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Osteoporosis Myth: Broken Bones From Falls Are Not Related to Osteoporosis

Reality: Fractures in individuals over the age of 50 can be the first sign of weak bones from osteoporosis or low bone mass. Each year, 1.5 million older Americans suffer a bone fracture due to osteoporosis. Half of all women over 50, and a quarter of all men, will suffer an osteoporosis-related fracture sometime in their remaining life. And the problem is increasing: the surgeon general estimates that by 2020, half of all Americans over 50 will be at risk for bone fractures from osteoporosis and low bone mass.

If you are over 50, any broken bone should be taken very seriously. You may think to yourself, "Anyone would have broken a bone after taking a fall like that," but a break after a fall in people over 50 may be a critical sign of osteoporosis. Talk with your doctor about whether you should have a bone density test to determine if your fracture could be due to osteoporosis.

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Drink Less for Strong Bones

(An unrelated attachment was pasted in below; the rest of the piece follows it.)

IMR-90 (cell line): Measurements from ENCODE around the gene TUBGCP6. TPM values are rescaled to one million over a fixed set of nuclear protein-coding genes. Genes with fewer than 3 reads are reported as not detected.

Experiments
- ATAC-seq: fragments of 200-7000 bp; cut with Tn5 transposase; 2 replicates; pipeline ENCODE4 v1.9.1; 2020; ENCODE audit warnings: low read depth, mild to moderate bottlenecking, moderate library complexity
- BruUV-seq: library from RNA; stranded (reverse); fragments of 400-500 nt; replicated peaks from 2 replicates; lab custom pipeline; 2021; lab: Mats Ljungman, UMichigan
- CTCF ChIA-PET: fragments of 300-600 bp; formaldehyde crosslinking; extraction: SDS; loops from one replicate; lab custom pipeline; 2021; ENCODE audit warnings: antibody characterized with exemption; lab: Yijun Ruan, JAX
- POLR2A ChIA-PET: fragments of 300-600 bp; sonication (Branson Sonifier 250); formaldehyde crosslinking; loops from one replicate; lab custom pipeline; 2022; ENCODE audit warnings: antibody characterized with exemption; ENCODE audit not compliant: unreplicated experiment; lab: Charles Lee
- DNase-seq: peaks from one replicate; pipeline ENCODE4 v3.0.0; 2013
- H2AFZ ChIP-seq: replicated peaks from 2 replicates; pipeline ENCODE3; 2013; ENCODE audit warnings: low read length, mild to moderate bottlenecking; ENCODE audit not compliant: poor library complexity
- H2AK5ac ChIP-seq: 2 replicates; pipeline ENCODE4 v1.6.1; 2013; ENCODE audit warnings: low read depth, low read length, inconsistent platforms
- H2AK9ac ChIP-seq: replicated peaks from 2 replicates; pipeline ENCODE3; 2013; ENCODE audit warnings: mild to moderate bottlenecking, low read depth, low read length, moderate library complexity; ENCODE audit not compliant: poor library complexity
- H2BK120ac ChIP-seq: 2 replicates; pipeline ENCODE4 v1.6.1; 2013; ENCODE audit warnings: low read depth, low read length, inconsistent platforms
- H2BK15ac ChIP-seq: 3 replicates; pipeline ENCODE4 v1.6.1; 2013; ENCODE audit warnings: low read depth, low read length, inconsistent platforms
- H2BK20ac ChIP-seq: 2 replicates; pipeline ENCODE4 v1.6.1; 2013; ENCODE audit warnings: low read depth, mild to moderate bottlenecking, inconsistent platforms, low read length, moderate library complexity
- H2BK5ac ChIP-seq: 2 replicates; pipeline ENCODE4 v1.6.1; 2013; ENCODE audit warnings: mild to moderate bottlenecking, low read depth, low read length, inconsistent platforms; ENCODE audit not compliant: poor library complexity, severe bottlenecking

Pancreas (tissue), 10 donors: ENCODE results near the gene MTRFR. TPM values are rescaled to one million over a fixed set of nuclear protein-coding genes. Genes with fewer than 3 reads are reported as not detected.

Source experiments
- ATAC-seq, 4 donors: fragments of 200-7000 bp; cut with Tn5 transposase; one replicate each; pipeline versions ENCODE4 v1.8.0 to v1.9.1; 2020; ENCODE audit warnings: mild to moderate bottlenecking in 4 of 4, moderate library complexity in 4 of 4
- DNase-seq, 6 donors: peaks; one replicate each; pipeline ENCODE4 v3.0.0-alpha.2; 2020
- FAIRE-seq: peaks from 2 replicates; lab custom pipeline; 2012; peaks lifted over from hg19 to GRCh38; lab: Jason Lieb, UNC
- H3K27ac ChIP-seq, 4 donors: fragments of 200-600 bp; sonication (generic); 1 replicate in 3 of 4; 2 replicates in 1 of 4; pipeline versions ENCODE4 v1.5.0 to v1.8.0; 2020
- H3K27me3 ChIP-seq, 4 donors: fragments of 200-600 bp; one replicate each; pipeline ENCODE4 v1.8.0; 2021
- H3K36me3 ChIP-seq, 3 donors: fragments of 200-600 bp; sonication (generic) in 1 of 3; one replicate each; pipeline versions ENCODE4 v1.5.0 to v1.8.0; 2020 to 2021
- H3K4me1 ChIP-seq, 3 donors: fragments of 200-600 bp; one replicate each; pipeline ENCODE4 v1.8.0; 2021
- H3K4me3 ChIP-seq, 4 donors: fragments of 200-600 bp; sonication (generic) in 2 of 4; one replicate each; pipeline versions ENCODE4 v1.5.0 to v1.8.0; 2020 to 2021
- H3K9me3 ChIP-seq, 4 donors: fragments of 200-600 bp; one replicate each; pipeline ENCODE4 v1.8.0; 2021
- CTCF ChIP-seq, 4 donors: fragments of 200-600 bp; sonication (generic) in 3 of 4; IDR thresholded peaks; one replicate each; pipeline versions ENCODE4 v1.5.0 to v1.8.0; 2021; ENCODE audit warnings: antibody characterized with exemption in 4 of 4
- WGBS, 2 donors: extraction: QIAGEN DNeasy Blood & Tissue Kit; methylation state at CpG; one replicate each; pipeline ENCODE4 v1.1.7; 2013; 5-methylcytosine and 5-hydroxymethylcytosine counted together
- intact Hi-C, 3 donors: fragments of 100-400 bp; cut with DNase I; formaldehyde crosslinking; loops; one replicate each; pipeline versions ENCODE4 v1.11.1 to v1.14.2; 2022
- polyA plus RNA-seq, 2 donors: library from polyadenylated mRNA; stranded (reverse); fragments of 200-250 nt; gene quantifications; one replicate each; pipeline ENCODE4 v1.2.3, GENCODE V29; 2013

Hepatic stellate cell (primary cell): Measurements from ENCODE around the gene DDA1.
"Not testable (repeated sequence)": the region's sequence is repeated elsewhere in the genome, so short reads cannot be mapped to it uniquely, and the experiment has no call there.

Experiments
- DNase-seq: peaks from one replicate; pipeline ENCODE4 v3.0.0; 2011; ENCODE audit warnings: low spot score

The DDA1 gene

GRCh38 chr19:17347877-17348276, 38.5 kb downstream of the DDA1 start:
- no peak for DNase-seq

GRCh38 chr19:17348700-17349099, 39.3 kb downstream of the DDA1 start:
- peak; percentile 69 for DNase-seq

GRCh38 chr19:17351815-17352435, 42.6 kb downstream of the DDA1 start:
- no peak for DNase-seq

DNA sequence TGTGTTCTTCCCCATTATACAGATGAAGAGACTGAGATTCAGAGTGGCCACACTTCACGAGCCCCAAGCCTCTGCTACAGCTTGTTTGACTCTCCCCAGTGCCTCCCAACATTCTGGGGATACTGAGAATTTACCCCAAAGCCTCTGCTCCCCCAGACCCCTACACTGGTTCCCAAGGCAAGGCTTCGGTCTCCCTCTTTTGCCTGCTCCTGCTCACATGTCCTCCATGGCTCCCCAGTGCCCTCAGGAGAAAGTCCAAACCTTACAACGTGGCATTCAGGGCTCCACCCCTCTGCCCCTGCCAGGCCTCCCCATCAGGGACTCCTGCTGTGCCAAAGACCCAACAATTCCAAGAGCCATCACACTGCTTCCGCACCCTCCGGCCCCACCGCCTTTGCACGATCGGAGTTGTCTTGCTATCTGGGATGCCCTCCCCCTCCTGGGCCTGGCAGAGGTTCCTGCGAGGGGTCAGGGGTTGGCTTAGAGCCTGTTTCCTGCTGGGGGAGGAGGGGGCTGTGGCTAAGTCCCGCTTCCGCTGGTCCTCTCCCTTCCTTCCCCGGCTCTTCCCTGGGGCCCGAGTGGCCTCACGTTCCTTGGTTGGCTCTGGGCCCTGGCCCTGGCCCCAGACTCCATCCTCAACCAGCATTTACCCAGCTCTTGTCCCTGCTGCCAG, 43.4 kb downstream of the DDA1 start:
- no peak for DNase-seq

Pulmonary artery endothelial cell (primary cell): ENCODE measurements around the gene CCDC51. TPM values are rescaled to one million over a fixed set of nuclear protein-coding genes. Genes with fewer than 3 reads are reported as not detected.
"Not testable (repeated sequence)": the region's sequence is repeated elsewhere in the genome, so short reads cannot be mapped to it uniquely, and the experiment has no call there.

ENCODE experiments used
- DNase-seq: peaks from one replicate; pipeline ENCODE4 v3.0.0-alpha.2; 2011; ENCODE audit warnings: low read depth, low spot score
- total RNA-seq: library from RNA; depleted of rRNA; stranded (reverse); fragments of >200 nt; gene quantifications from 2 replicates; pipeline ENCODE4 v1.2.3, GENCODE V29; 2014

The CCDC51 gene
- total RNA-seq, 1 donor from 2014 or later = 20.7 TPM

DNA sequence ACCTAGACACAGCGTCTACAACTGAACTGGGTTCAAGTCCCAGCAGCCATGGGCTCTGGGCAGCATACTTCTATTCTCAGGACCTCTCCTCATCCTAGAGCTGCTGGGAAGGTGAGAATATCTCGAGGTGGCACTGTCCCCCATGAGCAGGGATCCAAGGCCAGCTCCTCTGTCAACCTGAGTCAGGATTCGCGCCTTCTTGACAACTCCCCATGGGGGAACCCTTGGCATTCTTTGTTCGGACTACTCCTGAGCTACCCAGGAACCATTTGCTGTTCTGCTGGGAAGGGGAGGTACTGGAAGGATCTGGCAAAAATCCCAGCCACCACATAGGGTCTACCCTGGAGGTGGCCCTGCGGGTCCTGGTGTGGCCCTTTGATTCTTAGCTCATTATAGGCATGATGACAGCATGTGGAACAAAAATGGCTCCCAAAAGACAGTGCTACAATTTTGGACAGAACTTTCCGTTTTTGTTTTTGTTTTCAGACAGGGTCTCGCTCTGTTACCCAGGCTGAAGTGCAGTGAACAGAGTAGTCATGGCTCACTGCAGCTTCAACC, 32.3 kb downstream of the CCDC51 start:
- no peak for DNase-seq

Heavy drinking is a health risk for many reasons, including the effects on bones. Research shows that chronic heavy alcohol use, especially during adolescence and young adult years, can dramatically affect bone health and increase the risk of osteoporosis later in life. What do doctors advise? Drink less for strong bones.   Calcium is an essential nutrient for healthy bones, and alcohol is its enemy. "Alcohol has multiple effects on calcium," says Primal Kaur, MD, an osteoporosis specialist at...

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There are many medications available to treat osteoporosis, and they have been shown to substantially reduce the risk of bone fractures in people with osteoporosis. If your doctor prescribes an osteoporosis medication, it's important to keep taking it even if you don't see improvements on your next bone density scan. Osteoporosis drugs can be reducing your risk of bone fracture in ways that don't show up on a bone density scan. And as always, you should continue to eat a diet rich in calcium and vitamin D.

WebMD Medical Reference

Reviewed by Kimball Johnson, MD on June 15, 2012

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